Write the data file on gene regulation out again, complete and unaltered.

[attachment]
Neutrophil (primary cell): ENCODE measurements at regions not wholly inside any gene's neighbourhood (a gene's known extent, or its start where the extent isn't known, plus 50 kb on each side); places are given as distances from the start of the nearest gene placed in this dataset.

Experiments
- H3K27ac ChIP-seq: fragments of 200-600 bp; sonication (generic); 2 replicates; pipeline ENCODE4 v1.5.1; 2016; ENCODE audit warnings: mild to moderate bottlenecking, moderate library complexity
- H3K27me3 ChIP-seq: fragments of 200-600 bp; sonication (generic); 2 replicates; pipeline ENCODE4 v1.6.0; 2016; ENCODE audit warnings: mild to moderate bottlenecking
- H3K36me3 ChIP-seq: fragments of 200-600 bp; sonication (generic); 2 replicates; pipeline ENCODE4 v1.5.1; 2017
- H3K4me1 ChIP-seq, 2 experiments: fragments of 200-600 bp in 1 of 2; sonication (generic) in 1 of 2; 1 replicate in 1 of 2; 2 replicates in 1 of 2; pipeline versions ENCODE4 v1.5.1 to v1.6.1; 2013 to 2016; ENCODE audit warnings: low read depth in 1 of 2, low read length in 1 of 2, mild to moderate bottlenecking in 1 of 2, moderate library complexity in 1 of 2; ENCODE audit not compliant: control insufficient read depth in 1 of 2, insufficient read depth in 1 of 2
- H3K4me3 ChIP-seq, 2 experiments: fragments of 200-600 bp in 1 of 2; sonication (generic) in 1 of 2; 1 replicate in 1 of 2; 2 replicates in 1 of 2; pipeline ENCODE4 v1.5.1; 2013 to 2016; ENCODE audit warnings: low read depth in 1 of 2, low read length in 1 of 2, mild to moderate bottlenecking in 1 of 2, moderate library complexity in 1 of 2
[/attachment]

Neutrophil (primary cell): ENCODE measurements at regions not wholly inside any gene's neighbourhood (a gene's known extent, or its start where the extent isn't known, plus 50 kb on each side); places are given as distances from the start of the nearest gene placed in this dataset.

Experiments
- H3K27ac ChIP-seq: fragments of 200-600 bp; sonication (generic); 2 replicates; pipeline ENCODE4 v1.5.1; 2016; ENCODE audit warnings: mild to moderate bottlenecking, moderate library complexity
- H3K27me3 ChIP-seq: fragments of 200-600 bp; sonication (generic); 2 replicates; pipeline ENCODE4 v1.6.0; 2016; ENCODE audit warnings: mild to moderate bottlenecking
- H3K36me3 ChIP-seq: fragments of 200-600 bp; sonication (generic); 2 replicates; pipeline ENCODE4 v1.5.1; 2017
- H3K4me1 ChIP-seq, 2 experiments: fragments of 200-600 bp in 1 of 2; sonication (generic) in 1 of 2; 1 replicate in 1 of 2; 2 replicates in 1 of 2; pipeline versions ENCODE4 v1.5.1 to v1.6.1; 2013 to 2016; ENCODE audit warnings: low read depth in 1 of 2, low read length in 1 of 2, mild to moderate bottlenecking in 1 of 2, moderate library complexity in 1 of 2; ENCODE audit not compliant: control insufficient read depth in 1 of 2, insufficient read depth in 1 of 2
- H3K4me3 ChIP-seq, 2 experiments: fragments of 200-600 bp in 1 of 2; sonication (generic) in 1 of 2; 1 replicate in 1 of 2; 2 replicates in 1 of 2; pipeline ENCODE4 v1.5.1; 2013 to 2016; ENCODE audit warnings: low read depth in 1 of 2, low read length in 1 of 2, mild to moderate bottlenecking in 1 of 2, moderate library complexity in 1 of 2